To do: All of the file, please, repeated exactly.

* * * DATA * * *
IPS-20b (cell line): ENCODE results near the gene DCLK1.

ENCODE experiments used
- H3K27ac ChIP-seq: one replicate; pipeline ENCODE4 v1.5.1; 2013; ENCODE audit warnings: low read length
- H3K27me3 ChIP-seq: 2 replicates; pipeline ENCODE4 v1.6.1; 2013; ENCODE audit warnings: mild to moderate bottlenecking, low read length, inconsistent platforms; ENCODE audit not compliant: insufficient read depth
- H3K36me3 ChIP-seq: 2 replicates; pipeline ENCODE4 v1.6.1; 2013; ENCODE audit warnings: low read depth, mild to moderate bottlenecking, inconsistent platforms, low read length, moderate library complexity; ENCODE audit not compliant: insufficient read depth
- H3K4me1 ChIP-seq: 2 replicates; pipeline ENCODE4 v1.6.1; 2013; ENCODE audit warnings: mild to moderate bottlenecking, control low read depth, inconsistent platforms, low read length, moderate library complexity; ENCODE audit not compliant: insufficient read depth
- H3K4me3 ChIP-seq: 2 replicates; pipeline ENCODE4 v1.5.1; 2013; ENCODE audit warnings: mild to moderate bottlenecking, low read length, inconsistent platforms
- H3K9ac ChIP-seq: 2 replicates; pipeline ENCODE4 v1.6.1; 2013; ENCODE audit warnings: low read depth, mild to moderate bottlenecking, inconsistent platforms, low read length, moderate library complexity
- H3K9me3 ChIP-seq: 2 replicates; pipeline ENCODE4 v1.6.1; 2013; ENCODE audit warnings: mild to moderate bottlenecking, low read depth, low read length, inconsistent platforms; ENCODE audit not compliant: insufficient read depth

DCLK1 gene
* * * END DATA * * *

IPS-20b (cell line): ENCODE results near the gene DCLK1.

ENCODE experiments used
- H3K27ac ChIP-seq: one replicate; pipeline ENCODE4 v1.5.1; 2013; ENCODE audit warnings: low read length
- H3K27me3 ChIP-seq: 2 replicates; pipeline ENCODE4 v1.6.1; 2013; ENCODE audit warnings: mild to moderate bottlenecking, low read length, inconsistent platforms; ENCODE audit not compliant: insufficient read depth
- H3K36me3 ChIP-seq: 2 replicates; pipeline ENCODE4 v1.6.1; 2013; ENCODE audit warnings: low read depth, mild to moderate bottlenecking, inconsistent platforms, low read length, moderate library complexity; ENCODE audit not compliant: insufficient read depth
- H3K4me1 ChIP-seq: 2 replicates; pipeline ENCODE4 v1.6.1; 2013; ENCODE audit warnings: mild to moderate bottlenecking, control low read depth, inconsistent platforms, low read length, moderate library complexity; ENCODE audit not compliant: insufficient read depth
- H3K4me3 ChIP-seq: 2 replicates; pipeline ENCODE4 v1.5.1; 2013; ENCODE audit warnings: mild to moderate bottlenecking, low read length, inconsistent platforms
- H3K9ac ChIP-seq: 2 replicates; pipeline ENCODE4 v1.6.1; 2013; ENCODE audit warnings: low read depth, mild to moderate bottlenecking, inconsistent platforms, low read length, moderate library complexity
- H3K9me3 ChIP-seq: 2 replicates; pipeline ENCODE4 v1.6.1; 2013; ENCODE audit warnings: mild to moderate bottlenecking, low read depth, low read length, inconsistent platforms; ENCODE audit not compliant: insufficient read depth

DCLK1 gene